Being the Change
A couple of years after Kason Branch planted Creekstone Church in Keller, he had an idea that he believed would improve his community.
“With so much civil unrest between the police forces and citizens, I felt the need to foster better communication,” he said. “This was around the time that Botham Jean was killed in Dallas , a very volatile time. I wanted to help people talk to one another within our community, rather than allowing things to spiral out of control.”
“We wanted to get out ahead of future problems in our town so we could talk to one another in a civil way if something does happen,” Branch said.
The pastor spoke to then-Mayor Pat Magrail, who “had a heart” for this kind of initiative. Magrail put Branch in contact with then-Police Chief Michael Wilson, who was also enthusiastic about the possibilities. The small group of city leaders met and lined out the purpose and structure of an advisory council.
“The main thing we’d do when we came together is review police complaints and uses of force,” Branch said. “We also reviewed all internal affairs investigations. But we are not police officers, and we don’t get to say what happens. We offer advice and say what we think might be the best way forward for our community. I’m encouraged to say that the chief was always good to listen and take our advice seriously.”
Council members also participated in special trainings: active shooter drills, patrol ride-alongs, and school lockdown drills in order to better understand the daily work of a Keller police officer.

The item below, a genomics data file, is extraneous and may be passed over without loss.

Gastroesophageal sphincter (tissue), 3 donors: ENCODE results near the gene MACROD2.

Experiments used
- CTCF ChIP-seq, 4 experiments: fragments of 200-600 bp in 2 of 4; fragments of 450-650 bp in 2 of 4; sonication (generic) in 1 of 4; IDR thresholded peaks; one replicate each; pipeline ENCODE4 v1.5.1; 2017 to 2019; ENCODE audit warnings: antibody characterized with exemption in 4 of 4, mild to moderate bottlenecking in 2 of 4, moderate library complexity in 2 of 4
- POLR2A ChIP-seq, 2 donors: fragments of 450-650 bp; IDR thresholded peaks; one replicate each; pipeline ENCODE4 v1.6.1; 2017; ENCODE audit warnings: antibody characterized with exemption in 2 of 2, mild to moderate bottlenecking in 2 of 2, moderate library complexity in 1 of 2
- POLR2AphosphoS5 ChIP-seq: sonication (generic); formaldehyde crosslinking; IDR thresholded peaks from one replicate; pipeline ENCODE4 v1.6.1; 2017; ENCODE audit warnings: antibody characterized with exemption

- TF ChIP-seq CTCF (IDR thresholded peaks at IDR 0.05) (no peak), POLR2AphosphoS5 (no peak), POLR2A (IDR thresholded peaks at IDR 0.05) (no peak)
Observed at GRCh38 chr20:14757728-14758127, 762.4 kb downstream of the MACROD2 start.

“I’ve always had a healthy respect for police,” Branch said. “It’s not about pointing a finger of blame at police officers, but about building better communications within our city. The police officers welcomed this because it gives more people a chance to see that they are doing good work. Indeed they are!”
In 2020, the council’s value was proved when Keller was in the national news after a Keller police officer was accused, and later charged, after he was recorded on his body cam arresting and pepper spraying a Hispanic man for standing on the sidewalk videoing the arrest of his son for a traffic violation. The officer left the force and the chief issued a public apology to the victim. Having a council in place before the crisis helped with communication between the police and the city.
Branch recently transitioned off the council because his church plant has purchased a new facility in neighboring North Richland Hills—the church’s first permanent home. The fact that a pastor initiated the formation of the council and, after he resigned, a pastor followed him on the council was of significance to the city and to the churches.
“We are called to be the salt of the earth,” Branch said, “and as such, to be able to partner with others to do practical ministry in the community. I believe this is part of what God has called us to do. We do this because we believe the gospel should be lived out.
“This has strengthened my resolve that all Christians should be concerned about what’s going on in our communities Monday through Saturday. Without necessarily getting into the politics of the community, we should get into the betterment of the community,” he added.
To other churches, he said, “This is transferrable. I think it could be done in every community, and it would be welcomed in every community.”